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Ashcroft Breaks Promise to Uphold gun laws

By Edward M. Kennedy and Charles E. Schumer, 7/21/2001

IN A SERIES of stealth measures and after private communication with the gun lobby, Attorney General John Ashcroft is quietly taking steps to erode the very gun laws he has sworn under oath to defend. All law-abiding Americans should be deeply concerned about Ashcroft's efforts to undermine the existing Brady Law's criminal background check system and dramatically reverse longstanding Justice Department measures to keep guns out of the hands of those who pose the greatest risk to safety and security. We urge the attorney general to reverse the course he is taking and to live up to the commitments he made during his Senate Judiciary Committee confirmation hearings.

Last January, during those confirmation hearings, Ashcroft conceded that he personally disagrees with some of the nation's gun laws. This disclosure was no surprise to most of us who had served with him while he was a senator. However, in response to direct questions about whether he would attempt to reverse or urge a new interpretation of existing gun laws, he said his personal disagreements with those laws would in no way affect his commitment to upholding them. ''As attorney general, it's not my judgment to make that kind of call about the relative merit of gun laws,'' he testified. ''My responsibility is to uphold the acts of the legislative branch of this government in that arena.'' A majority of the Senate accepted his commitment, and he was confirmed by a vote of 58 to 42.

Only six months after those confirmation hearings, it appears that Ashcroft is backing off his commitment. On May 17, he sent a letter to the National Rifle Association contending that the Second Amendment confers an individual right to own guns, not just a collective right to a well-regulated militia.

As support for this contention, he cited four Supreme Court decisions from the 1890s but failed to mention the court's leading decision in 1939 that is clearly contrary to his position.

Moreover, Ashcroft's interpretation of the Second Amendment is diametrically opposed to that currently being advanced by the Justice Department in the pending case of United States v. Emerson, where the department has advanced the position that gun ownership is a collective, not individual, right.

In his letter to the NRA, Ashcroft also articulated a new standard for evaluating gun laws, proposing to require that any restriction on gun ownership be supported by a compelling state interest - a test that very few laws can survive. Even law professors who otherwise agree with the individual-rights theory acknowledge that the Constitution permits the reasonable regulation of guns. Ashcroft's new Second Amendment theory, however, will strengthen the hand of the NRA and other foes of gun control.

Immediately after we became aware of Ashcroft's letter to the NRA, we wrote to him, asking him to reconsider the changes in gun control policy he was advocating. He has not responded.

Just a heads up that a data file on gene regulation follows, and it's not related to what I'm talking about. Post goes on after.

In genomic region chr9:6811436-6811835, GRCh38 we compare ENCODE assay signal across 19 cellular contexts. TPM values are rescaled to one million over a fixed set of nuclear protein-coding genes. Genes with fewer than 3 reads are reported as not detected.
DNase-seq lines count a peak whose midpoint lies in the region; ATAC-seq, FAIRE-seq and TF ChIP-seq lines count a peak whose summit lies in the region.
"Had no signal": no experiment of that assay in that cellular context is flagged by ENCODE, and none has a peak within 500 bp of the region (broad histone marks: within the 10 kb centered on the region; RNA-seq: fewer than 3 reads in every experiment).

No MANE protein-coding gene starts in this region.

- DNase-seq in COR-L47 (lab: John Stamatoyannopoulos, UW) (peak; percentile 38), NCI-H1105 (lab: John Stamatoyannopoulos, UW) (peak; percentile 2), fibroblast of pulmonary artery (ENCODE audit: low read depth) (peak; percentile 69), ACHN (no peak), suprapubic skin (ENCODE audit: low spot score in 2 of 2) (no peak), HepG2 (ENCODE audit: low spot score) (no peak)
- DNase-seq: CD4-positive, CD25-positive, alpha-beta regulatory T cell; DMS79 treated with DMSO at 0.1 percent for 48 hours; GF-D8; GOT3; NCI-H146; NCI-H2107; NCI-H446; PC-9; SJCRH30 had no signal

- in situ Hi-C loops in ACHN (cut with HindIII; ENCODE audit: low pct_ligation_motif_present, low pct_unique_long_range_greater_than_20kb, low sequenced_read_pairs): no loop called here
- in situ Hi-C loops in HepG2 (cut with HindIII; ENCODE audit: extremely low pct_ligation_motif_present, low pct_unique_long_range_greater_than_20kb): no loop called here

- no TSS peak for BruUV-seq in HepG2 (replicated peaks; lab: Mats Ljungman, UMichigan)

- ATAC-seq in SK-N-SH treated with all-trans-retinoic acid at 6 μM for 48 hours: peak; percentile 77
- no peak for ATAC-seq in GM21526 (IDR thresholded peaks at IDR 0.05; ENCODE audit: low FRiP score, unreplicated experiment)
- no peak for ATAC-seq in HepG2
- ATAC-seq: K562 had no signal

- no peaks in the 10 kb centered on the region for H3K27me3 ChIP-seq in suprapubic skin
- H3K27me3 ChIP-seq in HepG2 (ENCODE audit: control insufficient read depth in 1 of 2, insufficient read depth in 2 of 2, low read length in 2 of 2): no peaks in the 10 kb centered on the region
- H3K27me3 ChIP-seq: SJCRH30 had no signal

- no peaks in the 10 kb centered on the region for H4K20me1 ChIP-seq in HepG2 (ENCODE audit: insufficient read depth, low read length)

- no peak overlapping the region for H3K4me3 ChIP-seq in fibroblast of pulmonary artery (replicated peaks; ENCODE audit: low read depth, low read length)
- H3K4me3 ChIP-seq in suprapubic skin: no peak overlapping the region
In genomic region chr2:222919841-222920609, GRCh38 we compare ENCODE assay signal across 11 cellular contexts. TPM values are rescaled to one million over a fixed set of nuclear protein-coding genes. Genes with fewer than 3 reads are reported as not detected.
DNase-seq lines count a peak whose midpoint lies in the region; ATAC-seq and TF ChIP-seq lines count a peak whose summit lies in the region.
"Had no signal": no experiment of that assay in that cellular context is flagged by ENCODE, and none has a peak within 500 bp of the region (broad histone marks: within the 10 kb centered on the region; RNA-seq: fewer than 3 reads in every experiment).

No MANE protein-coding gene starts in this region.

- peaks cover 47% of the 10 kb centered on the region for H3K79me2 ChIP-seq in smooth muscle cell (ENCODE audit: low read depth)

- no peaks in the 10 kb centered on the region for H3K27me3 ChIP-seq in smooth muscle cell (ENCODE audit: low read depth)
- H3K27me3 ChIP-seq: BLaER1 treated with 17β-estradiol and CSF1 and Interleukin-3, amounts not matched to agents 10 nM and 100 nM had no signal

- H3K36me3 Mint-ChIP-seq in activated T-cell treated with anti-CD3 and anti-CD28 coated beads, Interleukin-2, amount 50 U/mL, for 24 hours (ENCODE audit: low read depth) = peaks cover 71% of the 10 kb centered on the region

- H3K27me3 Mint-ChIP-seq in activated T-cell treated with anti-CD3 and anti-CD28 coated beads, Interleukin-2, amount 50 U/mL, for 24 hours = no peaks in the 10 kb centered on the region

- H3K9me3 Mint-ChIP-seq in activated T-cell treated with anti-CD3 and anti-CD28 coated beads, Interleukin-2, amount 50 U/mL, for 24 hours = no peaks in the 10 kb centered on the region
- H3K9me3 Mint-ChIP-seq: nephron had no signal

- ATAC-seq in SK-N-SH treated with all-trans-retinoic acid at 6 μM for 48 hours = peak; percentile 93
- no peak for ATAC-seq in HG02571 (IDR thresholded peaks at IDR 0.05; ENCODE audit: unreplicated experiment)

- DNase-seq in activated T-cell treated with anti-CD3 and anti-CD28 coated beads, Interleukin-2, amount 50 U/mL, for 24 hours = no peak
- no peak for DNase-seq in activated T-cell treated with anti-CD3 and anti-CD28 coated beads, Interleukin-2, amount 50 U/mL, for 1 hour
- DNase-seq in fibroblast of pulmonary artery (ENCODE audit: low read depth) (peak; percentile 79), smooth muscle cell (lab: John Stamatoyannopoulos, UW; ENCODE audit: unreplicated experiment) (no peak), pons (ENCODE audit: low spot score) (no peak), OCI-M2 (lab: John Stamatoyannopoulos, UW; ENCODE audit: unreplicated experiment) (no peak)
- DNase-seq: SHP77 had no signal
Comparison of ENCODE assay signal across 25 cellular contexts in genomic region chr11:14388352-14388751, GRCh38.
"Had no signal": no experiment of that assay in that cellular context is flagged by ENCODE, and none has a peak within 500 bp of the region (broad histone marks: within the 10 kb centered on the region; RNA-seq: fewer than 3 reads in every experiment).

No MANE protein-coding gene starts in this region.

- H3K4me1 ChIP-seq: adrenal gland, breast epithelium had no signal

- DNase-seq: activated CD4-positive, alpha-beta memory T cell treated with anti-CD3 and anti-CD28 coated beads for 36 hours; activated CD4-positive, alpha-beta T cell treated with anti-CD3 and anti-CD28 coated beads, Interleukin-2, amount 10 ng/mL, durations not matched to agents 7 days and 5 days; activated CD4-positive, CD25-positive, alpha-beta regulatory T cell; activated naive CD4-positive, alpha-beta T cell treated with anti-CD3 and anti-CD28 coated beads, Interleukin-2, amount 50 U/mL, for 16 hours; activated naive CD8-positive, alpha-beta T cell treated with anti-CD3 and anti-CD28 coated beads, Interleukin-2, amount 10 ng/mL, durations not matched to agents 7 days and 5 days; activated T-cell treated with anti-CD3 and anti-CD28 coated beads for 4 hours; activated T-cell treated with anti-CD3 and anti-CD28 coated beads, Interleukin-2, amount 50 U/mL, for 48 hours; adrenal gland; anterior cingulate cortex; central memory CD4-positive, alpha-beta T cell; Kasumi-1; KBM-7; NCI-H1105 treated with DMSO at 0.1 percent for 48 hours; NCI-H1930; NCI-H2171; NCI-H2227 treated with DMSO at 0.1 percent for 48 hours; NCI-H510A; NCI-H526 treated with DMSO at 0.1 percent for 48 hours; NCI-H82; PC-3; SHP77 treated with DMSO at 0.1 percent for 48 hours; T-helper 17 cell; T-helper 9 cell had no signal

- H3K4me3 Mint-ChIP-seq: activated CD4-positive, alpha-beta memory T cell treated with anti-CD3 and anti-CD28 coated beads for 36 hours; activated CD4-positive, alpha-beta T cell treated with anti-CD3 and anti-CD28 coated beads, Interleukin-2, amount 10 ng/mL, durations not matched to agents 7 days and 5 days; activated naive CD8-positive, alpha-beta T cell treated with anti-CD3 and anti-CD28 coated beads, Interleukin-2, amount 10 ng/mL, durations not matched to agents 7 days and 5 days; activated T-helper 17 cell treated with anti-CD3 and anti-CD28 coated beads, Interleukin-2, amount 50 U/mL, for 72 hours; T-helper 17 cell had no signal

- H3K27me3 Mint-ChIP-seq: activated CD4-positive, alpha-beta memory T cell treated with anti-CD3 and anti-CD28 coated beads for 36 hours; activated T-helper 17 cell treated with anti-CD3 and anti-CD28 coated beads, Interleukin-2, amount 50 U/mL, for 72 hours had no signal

Shortly afterwards, two public policy groups, the Brady Campaign and Common Cause, filed an ethics complaint against the attorney general, charging that his letter to the NRA constitutes an ethical breach because it conflicts with the official position of the United States in the Emerson case. According to Samuel Dash, an expert in legal ethics, the attorney general's letter to the NRA constitutes an act of disloyalty to his client, the United States, and an impermissible conflict of interest.

We have also learned that the Justice Department's Office of Legal Counsel is drafting an opinion to make the attorney general's views on the Second Amendment official policy of the government. This would be a radical departure from its longstanding position.

Ashcroft's antipathy to sensible gun control is also demonstrated by his recent decision to require the immediate destruction of records gathered under the National Instant Background Check System. This is the system used to conduct background checks of gun purchasers under the Brady Law. Current regulations require the FBI to retain these records for 90 days. Eliminating this needed would eviscerate the ability of law enforcement officials to prevent fraud and illegal gun sales by unscrupulous dealers to straw purchasers, convicted felons, and persons guilty of domestic violence. Immediate destruction of these records can only serve the interests of criminals.

In response to Ashcroft's decision, we are sponsoring a bill to keep the 90-day retention period intact. The Judiciary Committee must also heighten its oversight of the Justice Department to make sure that the attorney general's special-interest agenda on gun issues does not prevail. As the nation's chief law enforcement officer, Ashcroft has a responsibility to vigorously uphold the laws, including laws with which he disagrees. He has no authority to unilaterally repeal America's gun-control laws.

Senators Edward M. Kennedy and Charles E. Schumer of New York are Democratic members of the Senate Judiciary Committee.